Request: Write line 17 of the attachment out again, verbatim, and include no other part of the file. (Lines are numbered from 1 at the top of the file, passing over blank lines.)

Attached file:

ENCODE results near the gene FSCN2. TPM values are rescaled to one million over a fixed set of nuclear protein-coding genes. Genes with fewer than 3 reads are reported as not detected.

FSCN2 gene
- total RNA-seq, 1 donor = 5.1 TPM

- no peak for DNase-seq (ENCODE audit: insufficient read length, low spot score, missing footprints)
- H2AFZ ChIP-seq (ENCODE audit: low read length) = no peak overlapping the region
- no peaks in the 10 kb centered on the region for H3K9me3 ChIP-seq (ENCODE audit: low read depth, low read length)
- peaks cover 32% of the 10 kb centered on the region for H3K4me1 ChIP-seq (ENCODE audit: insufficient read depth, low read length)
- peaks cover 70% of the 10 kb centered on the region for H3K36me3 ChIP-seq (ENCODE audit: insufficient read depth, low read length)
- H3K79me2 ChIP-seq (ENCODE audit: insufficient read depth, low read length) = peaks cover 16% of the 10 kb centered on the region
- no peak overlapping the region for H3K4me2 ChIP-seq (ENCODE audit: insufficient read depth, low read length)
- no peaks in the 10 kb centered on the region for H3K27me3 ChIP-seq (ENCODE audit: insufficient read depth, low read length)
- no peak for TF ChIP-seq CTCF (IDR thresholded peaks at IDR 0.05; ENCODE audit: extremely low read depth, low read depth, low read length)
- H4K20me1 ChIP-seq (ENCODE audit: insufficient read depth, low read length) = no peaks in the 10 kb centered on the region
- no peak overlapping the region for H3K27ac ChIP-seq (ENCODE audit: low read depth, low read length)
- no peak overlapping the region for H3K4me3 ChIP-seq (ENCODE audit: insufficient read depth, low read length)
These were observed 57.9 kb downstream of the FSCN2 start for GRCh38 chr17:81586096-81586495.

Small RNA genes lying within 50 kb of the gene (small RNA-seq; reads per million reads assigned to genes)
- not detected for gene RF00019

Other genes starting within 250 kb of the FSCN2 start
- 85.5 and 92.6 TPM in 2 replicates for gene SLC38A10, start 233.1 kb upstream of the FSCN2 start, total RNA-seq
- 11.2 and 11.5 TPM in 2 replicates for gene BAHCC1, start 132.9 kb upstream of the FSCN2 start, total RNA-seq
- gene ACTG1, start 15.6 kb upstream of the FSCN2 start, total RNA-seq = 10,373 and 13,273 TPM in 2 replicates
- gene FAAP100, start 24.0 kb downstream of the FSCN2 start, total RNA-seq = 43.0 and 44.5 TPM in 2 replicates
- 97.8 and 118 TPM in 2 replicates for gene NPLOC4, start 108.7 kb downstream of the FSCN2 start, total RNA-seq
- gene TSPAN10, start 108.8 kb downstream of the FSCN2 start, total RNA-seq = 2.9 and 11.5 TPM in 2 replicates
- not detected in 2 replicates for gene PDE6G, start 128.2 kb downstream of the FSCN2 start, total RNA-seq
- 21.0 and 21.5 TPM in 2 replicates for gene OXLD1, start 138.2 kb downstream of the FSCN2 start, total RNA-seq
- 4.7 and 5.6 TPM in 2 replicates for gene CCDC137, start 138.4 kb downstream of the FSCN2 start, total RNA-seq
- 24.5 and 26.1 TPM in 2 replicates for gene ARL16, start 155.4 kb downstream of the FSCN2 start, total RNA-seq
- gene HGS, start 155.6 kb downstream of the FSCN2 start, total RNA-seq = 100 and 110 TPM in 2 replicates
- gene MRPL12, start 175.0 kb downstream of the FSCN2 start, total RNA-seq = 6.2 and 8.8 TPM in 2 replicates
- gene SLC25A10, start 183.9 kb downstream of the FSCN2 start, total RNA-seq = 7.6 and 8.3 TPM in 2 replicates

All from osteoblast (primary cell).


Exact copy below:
Small RNA genes lying within 50 kb of the gene (small RNA-seq; reads per million reads assigned to genes)